Disputes Over Wills Signed by People Suffering from Dementia: A Heartbreaking but Preventable Problem
It is good news that people are living longer than ever before; even if they had children late in life, they get to see their grandchildren grow up. It is also good news that seniors of this generation feel that they are never too old to find new love, so late in life marriages are becoming more common among widowed and long-divorced seniors. Neither of these things take away the pain of the long, drawn out grieving process when a family member suffers from dementia in his or her final years. Even worse is when you find out during probate that your deceased family member signed his or her will at a date when he or she was suffering from cognitive decline and could not possibly have understood the will. A Central Florida estate planning lawyer can help you if the estate of a family member who suffered from dementia before his or her death is going through probate; your lawyer can also help you set up your own estate plan to prevent such disputes from happening with your estate.
How to Argue That the Decedent Did Not Mean What He Said in the Will
Impulsive or irresponsible behavior, especially with regard to finances, can be an early sign of dementia. A person with dementia might draft a new version of their will, radically different from the old version, without telling their family, or they might deplete many of the assets specified in the will, rendering the will useless. A whirlwind romance that leads quickly to financial entanglements can also be a sign of cognitive decline. A new spouse or friend can easily manipulate an elderly person with dementia into changing their will or turning all of their assets into marital property. It is even possible for one family member to take advantage of an elderly relative’s dementia to manipulate him or her into disinheriting other relatives. The legal term for these actions is undue influence. You can cite undue influence when challenging a will during probate. In other words, you can argue that the decedent could not understand or meaningfully consent to the will he signed, and therefore it does not reflect his true wishes; therefore, the court should divide the estate in a way other than what is specified in the will.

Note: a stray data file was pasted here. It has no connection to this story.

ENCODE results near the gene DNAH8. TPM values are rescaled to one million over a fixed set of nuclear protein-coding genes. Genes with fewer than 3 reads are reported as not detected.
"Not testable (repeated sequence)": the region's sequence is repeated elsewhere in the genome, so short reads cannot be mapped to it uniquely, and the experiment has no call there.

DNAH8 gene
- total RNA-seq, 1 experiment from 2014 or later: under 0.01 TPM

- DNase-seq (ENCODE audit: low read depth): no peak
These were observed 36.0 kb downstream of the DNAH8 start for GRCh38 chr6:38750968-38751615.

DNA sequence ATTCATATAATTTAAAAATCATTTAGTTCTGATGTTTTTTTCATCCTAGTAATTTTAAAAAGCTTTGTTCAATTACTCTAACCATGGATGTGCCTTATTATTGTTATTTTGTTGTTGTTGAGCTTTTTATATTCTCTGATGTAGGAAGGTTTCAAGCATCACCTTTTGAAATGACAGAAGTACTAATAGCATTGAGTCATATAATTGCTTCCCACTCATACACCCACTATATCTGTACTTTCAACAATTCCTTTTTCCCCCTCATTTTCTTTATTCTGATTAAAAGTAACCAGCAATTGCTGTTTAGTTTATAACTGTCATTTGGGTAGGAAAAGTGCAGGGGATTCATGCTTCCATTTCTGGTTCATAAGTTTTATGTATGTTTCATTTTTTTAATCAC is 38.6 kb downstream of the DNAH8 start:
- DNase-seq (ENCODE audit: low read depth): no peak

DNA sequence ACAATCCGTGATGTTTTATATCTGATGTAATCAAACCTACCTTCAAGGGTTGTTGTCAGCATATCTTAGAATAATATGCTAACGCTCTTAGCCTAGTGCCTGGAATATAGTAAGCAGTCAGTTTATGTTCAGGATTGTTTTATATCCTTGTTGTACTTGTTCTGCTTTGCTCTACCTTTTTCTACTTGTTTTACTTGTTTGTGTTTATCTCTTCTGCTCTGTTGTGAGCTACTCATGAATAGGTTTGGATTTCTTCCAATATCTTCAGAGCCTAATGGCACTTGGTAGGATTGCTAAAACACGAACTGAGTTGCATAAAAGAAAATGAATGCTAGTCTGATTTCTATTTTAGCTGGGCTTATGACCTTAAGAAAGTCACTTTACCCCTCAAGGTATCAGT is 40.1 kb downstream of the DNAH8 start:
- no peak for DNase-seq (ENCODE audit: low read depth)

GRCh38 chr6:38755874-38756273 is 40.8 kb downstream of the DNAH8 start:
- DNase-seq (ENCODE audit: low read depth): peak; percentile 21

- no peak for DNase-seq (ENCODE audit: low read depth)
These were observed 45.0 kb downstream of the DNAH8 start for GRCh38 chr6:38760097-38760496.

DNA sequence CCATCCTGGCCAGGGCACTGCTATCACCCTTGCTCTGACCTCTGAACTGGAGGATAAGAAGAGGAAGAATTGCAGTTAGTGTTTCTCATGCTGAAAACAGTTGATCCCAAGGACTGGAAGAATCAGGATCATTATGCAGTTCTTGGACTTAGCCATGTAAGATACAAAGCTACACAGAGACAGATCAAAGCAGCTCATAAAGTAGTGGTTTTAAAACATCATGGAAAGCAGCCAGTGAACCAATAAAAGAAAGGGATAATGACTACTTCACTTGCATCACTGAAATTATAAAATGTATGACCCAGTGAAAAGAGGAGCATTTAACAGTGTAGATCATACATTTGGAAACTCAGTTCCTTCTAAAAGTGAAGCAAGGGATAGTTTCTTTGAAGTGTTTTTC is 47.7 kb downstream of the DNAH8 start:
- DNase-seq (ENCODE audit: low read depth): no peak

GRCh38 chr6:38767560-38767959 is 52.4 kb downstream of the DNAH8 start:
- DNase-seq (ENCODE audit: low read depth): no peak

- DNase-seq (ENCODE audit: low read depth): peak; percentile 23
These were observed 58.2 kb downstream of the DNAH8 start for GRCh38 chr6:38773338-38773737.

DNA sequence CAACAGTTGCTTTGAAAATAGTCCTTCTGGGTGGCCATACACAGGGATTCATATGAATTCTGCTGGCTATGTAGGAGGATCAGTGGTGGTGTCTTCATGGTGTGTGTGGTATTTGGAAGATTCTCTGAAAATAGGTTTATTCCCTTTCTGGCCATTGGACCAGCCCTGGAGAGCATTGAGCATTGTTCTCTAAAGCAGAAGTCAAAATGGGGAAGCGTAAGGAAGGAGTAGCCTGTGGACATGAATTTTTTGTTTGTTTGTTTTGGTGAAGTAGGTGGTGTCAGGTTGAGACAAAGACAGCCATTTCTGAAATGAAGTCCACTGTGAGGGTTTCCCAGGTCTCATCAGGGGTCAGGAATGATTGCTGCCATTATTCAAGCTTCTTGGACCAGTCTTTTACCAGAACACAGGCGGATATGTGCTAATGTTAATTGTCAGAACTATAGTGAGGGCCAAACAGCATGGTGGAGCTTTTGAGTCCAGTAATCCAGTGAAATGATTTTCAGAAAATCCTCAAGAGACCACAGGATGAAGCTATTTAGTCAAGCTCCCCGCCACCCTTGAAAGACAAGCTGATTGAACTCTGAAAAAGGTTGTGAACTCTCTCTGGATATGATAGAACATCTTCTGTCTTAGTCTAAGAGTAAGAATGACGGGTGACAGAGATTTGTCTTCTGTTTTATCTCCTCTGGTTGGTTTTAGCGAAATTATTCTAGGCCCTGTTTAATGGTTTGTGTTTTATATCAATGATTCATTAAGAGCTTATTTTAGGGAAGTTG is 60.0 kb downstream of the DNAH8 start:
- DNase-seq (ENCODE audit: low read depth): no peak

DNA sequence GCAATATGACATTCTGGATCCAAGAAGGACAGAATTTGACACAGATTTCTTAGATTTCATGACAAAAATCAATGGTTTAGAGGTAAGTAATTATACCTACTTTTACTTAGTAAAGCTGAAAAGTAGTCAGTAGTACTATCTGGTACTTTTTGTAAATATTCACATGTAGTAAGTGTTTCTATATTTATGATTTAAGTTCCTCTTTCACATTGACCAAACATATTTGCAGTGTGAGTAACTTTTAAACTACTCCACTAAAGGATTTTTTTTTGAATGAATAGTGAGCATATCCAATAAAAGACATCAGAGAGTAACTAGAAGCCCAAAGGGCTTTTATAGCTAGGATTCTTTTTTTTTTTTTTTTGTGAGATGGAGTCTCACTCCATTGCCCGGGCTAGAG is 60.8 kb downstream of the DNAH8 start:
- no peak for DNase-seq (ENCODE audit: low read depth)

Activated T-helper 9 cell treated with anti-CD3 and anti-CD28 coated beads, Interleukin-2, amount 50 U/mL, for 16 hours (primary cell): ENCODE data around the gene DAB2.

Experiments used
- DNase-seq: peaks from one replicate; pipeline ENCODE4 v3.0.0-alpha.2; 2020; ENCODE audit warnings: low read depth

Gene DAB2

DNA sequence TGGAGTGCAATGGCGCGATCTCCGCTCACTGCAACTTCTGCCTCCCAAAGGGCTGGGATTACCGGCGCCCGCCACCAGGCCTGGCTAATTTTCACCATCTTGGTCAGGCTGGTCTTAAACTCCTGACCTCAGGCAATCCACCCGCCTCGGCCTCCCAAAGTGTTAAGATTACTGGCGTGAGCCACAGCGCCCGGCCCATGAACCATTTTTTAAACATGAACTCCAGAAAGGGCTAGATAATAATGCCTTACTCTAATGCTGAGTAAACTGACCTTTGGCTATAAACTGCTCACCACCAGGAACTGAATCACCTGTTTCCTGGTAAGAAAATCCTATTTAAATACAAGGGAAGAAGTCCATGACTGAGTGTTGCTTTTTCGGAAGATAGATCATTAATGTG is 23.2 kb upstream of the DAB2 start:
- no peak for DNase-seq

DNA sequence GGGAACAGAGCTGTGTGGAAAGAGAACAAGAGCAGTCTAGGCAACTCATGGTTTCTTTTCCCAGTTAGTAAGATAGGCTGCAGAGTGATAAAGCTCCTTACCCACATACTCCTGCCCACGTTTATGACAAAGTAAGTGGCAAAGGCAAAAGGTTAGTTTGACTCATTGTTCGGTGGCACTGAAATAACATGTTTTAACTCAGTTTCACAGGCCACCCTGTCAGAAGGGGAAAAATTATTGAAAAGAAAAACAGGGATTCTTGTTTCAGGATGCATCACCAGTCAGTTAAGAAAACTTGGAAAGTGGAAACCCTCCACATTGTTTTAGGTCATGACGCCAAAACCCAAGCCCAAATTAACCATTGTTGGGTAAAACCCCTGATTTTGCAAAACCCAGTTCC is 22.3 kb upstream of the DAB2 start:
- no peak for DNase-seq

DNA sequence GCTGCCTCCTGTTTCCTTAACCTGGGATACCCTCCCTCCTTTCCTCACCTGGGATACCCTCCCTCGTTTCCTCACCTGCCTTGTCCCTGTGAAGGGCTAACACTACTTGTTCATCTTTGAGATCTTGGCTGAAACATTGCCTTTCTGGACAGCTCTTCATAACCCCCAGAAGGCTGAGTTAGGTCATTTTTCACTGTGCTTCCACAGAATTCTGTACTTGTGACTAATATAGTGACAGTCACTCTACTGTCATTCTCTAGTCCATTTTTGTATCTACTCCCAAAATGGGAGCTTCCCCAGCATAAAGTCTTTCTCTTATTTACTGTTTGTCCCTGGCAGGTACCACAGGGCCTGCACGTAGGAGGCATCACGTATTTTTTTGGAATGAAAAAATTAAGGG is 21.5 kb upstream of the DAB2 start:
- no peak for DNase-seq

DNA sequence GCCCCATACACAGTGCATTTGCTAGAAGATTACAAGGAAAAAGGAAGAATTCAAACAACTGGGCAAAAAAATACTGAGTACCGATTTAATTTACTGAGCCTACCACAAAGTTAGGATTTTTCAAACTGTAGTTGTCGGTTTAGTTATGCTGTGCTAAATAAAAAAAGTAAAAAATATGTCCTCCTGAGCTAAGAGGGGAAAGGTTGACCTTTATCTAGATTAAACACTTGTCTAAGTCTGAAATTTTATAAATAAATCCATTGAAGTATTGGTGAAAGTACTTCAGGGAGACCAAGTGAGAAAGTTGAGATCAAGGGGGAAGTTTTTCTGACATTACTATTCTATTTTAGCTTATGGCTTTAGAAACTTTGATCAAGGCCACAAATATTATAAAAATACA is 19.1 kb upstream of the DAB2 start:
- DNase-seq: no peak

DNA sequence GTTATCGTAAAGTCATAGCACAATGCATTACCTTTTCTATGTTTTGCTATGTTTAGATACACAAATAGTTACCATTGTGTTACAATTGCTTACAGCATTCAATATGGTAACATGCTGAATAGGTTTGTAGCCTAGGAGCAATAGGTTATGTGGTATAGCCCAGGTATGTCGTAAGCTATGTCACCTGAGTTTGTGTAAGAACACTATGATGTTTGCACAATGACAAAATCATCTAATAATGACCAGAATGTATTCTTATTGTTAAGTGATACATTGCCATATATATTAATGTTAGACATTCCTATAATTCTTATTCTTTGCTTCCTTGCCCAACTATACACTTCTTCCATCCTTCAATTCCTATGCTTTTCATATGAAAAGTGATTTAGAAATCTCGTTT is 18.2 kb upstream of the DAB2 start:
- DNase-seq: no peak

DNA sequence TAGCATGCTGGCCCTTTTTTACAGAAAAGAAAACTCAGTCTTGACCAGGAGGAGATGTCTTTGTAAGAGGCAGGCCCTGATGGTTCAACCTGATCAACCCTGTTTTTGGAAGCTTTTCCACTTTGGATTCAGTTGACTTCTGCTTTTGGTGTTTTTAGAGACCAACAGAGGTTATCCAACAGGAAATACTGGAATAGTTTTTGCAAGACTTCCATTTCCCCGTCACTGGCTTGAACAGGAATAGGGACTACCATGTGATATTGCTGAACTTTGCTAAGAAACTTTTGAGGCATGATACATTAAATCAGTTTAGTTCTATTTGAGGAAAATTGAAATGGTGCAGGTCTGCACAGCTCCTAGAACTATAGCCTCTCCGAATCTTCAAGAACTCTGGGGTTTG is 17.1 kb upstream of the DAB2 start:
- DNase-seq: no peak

Act Now to Prevent Undue Influence in Your Will
It’s a scary thought, but there may come a time when you cannot make decisions for yourself. What you do now, while you are healthy, can spare your family a painful probate dispute. First, if you do not have a will, you should draft one now. Now matter what happens in the future, there will be a record of what you thought when you were healthy. Second, you should specify a person you trust to make decisions about your finances if ever you are not healthy enough to do so; it can be a family member, friend, or attorney. It is not undue influence if someone makes financial decisions for you when you are infirm, as long as you consented, when you were healthy, to them doing it.
Reach Out to Us Today for Help
An estate planning lawyer can help you create an estate plan that will withstand the challenges that life throws at you and your family in the future. Contact Tampa estate planning lawyer David Toback for a consultation today.